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Case report

Cryptorchid testicular torsion: a case report

Cryptorchid testicular torsion: a case report

Ossama Jalal1,&, Imad Ziouziou1


1 Faculté de Médecine et de Pharmacie d'Agadir, Urology Departement, CHU Agadir, Morocco



&Corresponding author
Ossama Jalal, Faculté de Médecine et de Pharmacie d'Agadir, Urology Departement, CHU Agadir, Morocco




Torsion of undescended testis is an uncommon surgical emergency rarely documented. We report a case of a 17 years old patient with an acute inguinal pain with an empty hemiscrotum related to torsion of an inguinal undescended testis. We discuss the clinical presentation, paraclinical investigation, and the outcome after surgery. Our objective is to highlight the importance of a meticulous clinical examination in front of inguinal pain.



Introduction    Down

The spermatic cord torsion is a well-recognized urological emergency [1]. However the torsion of a cryptorchid testicle is described in the urology literature; but not as well known by the clinician, which could be confused with many common inguinal pain. In this article we present a case of a 17-year-old male patient with a torsion of an undescended testicul. And discuss diagnostic and therapeutic of this rare emergency.



Patient and observation Up    Down

Patient information: a 17-year-old male patient was admitted in the emergency department for an acute left inguinal pain installed suddenly for 30 hours. No recent volume increase of both testicle was noticed. There was no history of urinary symptoms, neither scrotal pain neither of trauma, except an undescended left testicle diagnosed at the age of 3 years.


Clinical findings: the physical examination revealed a maximum of pain in the left inguinal area related to a 3.5 x 2 cm mass (Figure 1). The mass was fix with no induration, with discreet local erythema. The left hemiscrotum was empty, and the right testicle was normal, with no fever.


Diagnostic assessment: a scrotal Doppler-ultrasound was performed immediately that revealed a heterogeneous echotexture of an inguinal testicle, with no doppler flow associated to a small reactional hydrocele (Figure 2), and individualization of many spins of the left spermatic cord (positive whirlpool sign) [2] (Figure 3).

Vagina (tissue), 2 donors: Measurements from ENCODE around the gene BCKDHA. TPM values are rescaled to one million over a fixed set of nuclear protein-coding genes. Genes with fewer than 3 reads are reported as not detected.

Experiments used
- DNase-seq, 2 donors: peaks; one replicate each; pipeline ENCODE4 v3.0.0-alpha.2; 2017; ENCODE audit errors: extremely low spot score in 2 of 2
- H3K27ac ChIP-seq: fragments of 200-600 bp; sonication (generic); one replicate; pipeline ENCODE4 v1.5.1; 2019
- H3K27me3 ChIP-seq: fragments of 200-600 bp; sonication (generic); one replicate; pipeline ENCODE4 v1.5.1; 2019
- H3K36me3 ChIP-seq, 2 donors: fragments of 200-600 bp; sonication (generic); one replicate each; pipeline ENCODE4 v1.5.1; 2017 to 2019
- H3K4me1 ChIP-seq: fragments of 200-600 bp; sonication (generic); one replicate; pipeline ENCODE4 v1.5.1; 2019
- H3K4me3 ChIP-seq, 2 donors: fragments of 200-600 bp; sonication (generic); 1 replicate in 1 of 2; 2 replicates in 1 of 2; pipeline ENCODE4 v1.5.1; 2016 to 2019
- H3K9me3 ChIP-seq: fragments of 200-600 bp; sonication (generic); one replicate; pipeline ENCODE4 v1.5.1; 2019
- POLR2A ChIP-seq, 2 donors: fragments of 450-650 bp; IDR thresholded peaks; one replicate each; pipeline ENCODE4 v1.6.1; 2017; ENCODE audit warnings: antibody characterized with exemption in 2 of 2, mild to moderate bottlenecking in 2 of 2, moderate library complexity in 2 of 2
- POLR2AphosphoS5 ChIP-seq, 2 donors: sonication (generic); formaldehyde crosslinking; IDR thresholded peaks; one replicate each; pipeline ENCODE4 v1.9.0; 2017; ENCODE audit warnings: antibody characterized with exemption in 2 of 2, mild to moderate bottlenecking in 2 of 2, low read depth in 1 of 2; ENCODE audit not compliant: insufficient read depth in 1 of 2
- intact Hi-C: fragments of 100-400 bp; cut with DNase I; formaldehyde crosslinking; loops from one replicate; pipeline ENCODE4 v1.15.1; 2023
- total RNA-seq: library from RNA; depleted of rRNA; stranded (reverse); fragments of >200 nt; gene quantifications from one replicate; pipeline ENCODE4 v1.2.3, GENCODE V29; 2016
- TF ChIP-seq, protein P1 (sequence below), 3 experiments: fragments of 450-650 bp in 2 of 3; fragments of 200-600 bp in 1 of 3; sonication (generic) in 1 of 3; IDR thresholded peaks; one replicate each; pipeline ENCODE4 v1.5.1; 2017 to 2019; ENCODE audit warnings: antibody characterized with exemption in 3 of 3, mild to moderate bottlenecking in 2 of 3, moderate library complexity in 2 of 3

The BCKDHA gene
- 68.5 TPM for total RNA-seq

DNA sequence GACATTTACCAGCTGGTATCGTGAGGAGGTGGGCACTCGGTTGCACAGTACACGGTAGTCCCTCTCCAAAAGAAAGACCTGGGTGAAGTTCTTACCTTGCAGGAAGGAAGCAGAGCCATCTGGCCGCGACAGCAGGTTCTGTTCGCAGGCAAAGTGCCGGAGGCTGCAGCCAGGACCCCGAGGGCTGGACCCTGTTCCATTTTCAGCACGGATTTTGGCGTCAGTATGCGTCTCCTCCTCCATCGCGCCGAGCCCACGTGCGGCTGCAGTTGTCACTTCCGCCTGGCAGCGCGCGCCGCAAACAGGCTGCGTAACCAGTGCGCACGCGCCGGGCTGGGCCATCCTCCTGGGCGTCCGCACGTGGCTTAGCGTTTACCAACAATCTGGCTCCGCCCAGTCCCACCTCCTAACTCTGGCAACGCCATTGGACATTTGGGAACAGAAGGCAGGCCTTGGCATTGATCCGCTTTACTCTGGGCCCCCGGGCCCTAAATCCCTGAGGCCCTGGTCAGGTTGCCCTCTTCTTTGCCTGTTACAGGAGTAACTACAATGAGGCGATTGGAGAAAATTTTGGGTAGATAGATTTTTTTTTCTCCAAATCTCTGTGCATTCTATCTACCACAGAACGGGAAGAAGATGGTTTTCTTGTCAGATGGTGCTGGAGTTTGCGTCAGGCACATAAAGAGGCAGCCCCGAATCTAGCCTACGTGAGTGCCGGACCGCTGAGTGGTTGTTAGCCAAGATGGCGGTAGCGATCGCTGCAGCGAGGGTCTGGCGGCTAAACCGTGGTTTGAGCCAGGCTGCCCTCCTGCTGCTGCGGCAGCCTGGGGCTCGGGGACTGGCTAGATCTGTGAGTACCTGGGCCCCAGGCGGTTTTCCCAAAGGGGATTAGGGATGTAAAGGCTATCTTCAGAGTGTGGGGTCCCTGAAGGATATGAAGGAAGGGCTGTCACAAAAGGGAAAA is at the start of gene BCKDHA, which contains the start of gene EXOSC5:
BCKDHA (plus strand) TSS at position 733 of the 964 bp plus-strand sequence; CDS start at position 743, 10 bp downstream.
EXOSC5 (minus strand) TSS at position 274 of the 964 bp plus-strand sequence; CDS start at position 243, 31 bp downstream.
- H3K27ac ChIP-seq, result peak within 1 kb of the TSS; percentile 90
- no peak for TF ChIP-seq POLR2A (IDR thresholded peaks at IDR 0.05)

Therapeutic intervention: the patient underwent a surgical exploration of the left inguinal pouch. An intravaginal torted cryptorchid left testicle was identified (Figure 4) with a necrotic blue color. There was no recoloration after the surgical detorsion, and an orchidectomy was performed.


Follow-up and outcomes: the patient had a simple enventful postoperative course, and discharged home in the third day. Pathological examination revealed a necrotic testicle.


Patient perspective: the patient and his parent were informed of about the all procedure, complications and outcome, and they were satisfied about it.


Informed consent: a written informed consent to permit publish of the patient case was signed by the father.



Discussion Up    Down

The cryptorchidism or undescended testis is a rare congenital malformation, that could be responsible of many serious sequelae such subfertility, testicular malignancy, testicular torsion. It may be accompanied by inguinal hernia. Ivy HY Chan et al. estimated its incidence at 22.8 per 10000 live births or 8% of mal births in other studies [3,4]. In fact, the rate of cryptorchidism is estimated at 1.0 to 4.6% at birth in term and/or birth weight >2.5 kg; at the age of 3 months from 0.9 to 1.6% and at 1 year from 1.0 to 1.5%. At 6 years of age, Cryptorchidism rate is under 2.6%, and under 6.6% at the age of 11 years; and at 15 years in 1.6-2.2% of the boys. At an older age, the Cryptorchidism becomes rare [5]. The testicular descent start at the eighth month of fetal life. It transits from its first abdominal localization into the scrotum through the inguinal canal [6]. Many entities of undescended testis were described: abdominal, inguinal, and subinguinal. It´s called cryptorchidism when the migration of the testis is interrupted in the usual path of descent which is the inguinal canal (70%). When the testis is found out of this path it´s called ectopic testis (30%), and could be localized into Scarpa´s triangle, the base of penis, oblique muscle, ischial spine or into the contralateral inguinal canal [7,8]. Early surgical cure of cryptorchidism is recommended in order to enhance preserving of germinal cells, and also to reduce the rate of infertility [9].